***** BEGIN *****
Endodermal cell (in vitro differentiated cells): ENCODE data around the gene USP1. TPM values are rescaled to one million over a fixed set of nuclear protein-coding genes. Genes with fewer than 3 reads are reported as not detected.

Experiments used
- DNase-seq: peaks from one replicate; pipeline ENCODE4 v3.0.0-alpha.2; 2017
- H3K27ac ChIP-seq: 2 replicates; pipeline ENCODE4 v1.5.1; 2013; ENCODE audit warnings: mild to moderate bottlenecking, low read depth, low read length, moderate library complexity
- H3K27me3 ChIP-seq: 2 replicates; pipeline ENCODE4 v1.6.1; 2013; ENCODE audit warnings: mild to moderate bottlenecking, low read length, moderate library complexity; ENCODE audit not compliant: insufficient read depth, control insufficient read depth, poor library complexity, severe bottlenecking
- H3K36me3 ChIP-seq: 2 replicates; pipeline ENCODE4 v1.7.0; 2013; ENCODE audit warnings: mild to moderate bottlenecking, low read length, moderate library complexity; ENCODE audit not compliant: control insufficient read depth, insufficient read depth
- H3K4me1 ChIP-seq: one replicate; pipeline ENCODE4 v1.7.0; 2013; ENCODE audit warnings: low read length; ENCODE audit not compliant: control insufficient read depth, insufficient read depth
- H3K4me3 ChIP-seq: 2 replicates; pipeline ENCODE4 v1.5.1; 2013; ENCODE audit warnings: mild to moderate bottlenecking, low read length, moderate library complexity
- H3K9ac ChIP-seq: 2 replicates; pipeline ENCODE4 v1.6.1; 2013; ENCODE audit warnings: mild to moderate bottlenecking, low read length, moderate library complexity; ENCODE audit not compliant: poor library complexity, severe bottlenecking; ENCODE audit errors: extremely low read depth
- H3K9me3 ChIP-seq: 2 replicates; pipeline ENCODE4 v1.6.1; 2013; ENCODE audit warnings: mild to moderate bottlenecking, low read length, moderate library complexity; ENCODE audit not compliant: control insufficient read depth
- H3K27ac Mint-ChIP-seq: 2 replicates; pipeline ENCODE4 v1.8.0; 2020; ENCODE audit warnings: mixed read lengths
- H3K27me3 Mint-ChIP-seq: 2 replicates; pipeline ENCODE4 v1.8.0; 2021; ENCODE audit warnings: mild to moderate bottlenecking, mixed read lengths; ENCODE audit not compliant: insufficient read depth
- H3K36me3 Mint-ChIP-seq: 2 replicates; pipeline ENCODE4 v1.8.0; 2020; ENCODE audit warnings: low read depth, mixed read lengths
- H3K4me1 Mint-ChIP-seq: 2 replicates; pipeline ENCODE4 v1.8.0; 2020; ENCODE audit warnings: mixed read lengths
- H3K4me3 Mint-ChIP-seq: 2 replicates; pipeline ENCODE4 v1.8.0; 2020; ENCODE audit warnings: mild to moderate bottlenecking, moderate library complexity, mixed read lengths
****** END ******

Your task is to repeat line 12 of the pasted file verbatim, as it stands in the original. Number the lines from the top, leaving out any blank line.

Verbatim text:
- H3K27me3 Mint-ChIP-seq: 2 replicates; pipeline ENCODE4 v1.8.0; 2021; ENCODE audit warnings: mild to moderate bottlenecking, mixed read lengths; ENCODE audit not compliant: insufficient read depth